Anatomy of a keyboard Essay

essay A+
  • Words: 588
  • Category: Database

  • Pages: 3

Get Full Essay

Get access to this section to get all the help you need with your essay and educational goals.

Get Access

I know. But when I see a really long list on a website that I have to sort through and remember up to 2 or 3 shortcuts at a time I become easily frustrated, and it’s because the list seems so externalities. Reorders. Com/2011108/11 ‘anatomy-of-a-keyboard/ daunting. It’s not easy to remember shortcuts if you don’t use them religiously every day like CTR(or CNN)+c and CTR{CNN+v’). The problem lies in knowing the function of the keys you are using.

It was difficult to find any websites that really gave the anatomy of a keyboard so I created these diagrams depending on your weapon of choice (PC or Mac) and short understandable explanations of what important keys on your keyboard actually do. Gaining the foundation in knowing what the basic key functions mean will offer an easier route to remembering all the standard keyboard haircuts. Different shortcuts can be utilized for depending on what you are doing on browsing the internet, there are always shortcuts.

Rule of thumb is if your keyboard can function within your program, there are most likely shortcuts to be utilized. I have listed some basic shortcuts after each diagram and I’ll cover more advanced shortcuts in a later post. I’ll begin with modifier keys (yellow shaded areas on both Mac and Windows keyboard diagrams). When these modifier keys combine with another character key you are utilizing shortcuts. Modifier key definitions: Mac: Command is used as the first key in most Mac shortcuts. This key is equivalent to the control key on a PC. 0 Option/Alt enters diacritics (you know, these guys; Ґ CE).

Command-C: Copy the selected data to the Clipboard Command-F: Open a Finder window Command-I: Italicize the selected text or toggle italic text on or off Command-J: Scroll to a selection Command-N: Create a new document in the forefront application Command-P: Display the Print dialog Shift-command-P Command-Q: Quit the forefront application Command-S: Save the active document Command-Tab: Move forward to the next most recently used application in a list of open applications Command-U: Underline the selected text or turn underlining on or off Command-Z: Undo previous command (some applications allow for multiple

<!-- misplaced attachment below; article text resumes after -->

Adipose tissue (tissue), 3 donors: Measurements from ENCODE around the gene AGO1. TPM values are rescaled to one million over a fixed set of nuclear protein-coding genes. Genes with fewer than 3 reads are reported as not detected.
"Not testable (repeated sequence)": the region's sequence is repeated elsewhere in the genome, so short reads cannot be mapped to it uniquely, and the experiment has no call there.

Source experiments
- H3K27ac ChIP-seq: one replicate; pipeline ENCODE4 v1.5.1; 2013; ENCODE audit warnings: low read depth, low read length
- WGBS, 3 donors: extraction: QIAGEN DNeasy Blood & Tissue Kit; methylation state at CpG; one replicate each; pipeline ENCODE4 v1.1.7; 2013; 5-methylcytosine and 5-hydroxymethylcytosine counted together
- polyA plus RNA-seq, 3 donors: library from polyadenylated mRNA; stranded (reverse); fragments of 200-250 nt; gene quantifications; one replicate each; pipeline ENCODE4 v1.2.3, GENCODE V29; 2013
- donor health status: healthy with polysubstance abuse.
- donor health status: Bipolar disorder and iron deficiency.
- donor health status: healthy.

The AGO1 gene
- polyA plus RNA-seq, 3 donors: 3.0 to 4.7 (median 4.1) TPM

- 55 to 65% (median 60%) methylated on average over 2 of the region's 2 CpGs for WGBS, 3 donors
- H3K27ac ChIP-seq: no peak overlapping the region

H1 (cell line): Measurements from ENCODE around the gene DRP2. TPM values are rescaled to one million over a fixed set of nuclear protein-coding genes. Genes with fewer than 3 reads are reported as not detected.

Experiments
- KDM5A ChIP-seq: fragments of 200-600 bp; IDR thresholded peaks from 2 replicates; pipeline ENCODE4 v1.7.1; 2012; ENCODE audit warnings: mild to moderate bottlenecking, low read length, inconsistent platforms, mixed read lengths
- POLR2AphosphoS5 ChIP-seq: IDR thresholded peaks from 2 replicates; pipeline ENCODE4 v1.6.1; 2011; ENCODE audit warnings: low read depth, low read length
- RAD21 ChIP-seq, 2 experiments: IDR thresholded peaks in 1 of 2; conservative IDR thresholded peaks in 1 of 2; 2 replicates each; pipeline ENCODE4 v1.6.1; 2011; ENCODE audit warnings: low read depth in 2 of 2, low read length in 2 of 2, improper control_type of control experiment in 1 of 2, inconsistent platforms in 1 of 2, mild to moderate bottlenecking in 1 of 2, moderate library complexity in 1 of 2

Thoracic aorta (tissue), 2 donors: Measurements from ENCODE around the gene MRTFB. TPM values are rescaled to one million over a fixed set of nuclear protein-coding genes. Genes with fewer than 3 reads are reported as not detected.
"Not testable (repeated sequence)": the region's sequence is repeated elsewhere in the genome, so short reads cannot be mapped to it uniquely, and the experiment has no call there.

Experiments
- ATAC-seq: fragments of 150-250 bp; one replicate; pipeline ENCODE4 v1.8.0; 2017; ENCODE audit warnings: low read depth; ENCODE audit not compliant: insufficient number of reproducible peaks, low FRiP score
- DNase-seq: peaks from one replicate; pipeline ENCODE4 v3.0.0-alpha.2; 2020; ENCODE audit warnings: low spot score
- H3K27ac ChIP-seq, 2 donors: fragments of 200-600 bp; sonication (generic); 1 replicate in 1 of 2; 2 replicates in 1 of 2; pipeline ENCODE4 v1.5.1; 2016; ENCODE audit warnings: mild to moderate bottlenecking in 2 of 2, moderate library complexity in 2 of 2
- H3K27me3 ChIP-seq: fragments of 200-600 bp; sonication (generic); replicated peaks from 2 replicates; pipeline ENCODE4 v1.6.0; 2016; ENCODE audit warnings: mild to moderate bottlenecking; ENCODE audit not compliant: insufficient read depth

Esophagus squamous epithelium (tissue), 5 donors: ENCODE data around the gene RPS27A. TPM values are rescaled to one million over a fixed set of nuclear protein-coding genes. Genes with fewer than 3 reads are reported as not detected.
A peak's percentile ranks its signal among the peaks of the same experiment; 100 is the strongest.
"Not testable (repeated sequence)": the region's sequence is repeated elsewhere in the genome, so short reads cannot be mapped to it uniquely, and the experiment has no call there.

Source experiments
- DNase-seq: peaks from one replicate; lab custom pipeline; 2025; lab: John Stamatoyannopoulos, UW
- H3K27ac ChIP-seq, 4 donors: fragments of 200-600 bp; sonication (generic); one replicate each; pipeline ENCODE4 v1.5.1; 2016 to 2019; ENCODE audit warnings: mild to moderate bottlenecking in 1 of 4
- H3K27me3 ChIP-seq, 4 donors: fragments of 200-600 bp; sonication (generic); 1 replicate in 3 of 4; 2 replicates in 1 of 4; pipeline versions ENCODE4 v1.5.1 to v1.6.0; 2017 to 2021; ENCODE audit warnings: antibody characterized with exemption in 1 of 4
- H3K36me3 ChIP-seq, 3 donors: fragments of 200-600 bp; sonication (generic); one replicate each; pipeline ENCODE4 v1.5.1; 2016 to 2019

Undoes) Control Control-command-C: Copy the formatting settings of the selected item and store on the Clipboard Control-EJect: Show shutdown dialog Control-IF: Move focus to the active (or next) window Control-V: Move down one page FIFO: Tile or until all open windows in the currently active application Fl 1: Hide or show all open windows IF: Tile or until all open windows Option Option-command-C: Copy the style of the selected text Option-command-D: Show or hide the Dock Shift Shift-command-3: Capture the screen to a file Shift-command-4: Capture a selection to a file Shift-command-C: Display the Colors window

Shift-command-S: Display the Save As dialog Shift-command-Tab: Move backward through a list of open applications (sorted by recent use) Shift-command-Z: Redo previous command (some applications allow for multiple Redoes) Shift-control-Command-3: Capture the screen to the Clipboard Shift- Control-command-4: Capture a selection to the Clipboard Shift-Control-IF: Move focus to the previously active window Shift-Tab: Navigate through controls in a reverse direction Windows: Alt Enters diacritics.

A Windows key that is also called the Alternate key is used in combination with the numeric keypad for entering special characters; may also be seed in combination with the Control key for entering keyboard shortcuts. Control a Windows key used for entering keyboard shortcuts such as CTR+S for saving a file or CTR+P for printing a document. Shift used for capitalizing letters and entering different types of symbols.

Get instant access to
all materials

Become a Member